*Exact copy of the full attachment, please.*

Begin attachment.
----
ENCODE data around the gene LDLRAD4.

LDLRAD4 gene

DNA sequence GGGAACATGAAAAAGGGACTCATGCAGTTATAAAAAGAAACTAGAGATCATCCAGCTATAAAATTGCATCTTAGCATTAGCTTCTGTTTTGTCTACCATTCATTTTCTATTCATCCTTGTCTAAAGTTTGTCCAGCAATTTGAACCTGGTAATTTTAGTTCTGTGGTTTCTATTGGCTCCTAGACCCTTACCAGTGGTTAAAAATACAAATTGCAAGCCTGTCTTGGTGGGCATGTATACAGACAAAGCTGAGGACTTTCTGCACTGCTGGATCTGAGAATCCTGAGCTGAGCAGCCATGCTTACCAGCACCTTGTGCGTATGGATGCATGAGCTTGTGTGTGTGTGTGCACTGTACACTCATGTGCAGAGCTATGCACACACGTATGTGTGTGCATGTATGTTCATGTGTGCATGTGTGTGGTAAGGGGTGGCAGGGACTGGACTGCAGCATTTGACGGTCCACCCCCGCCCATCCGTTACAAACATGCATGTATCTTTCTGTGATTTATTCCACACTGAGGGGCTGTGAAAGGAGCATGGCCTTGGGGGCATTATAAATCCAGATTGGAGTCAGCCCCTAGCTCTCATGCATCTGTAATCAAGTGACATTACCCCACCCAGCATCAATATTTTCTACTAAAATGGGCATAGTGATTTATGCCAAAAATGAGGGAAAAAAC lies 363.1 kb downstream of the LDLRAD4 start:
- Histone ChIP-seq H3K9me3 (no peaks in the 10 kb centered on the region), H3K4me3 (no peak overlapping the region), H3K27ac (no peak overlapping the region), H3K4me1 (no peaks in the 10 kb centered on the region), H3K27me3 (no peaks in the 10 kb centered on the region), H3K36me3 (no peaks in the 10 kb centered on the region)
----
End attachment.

ENCODE data around the gene LDLRAD4.

LDLRAD4 gene

DNA sequence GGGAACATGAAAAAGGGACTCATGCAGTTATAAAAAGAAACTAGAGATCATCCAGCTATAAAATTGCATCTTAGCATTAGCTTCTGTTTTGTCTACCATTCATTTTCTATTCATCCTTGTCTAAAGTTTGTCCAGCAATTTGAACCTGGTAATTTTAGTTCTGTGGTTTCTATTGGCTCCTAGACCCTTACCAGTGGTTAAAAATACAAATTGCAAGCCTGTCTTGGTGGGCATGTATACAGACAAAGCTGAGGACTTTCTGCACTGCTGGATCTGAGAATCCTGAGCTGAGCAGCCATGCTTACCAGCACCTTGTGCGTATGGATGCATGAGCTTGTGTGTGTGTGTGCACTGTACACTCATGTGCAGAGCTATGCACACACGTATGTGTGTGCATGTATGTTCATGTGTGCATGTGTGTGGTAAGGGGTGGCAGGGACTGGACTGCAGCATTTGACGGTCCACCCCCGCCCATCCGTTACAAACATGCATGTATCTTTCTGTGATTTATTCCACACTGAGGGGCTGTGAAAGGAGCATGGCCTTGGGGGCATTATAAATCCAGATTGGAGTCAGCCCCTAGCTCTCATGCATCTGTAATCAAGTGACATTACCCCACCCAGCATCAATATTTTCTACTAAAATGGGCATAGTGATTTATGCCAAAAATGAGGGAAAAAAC lies 363.1 kb downstream of the LDLRAD4 start:
- Histone ChIP-seq H3K9me3 (no peaks in the 10 kb centered on the region), H3K4me3 (no peak overlapping the region), H3K27ac (no peak overlapping the region), H3K4me1 (no peaks in the 10 kb centered on the region), H3K27me3 (no peaks in the 10 kb centered on the region), H3K36me3 (no peaks in the 10 kb centered on the region)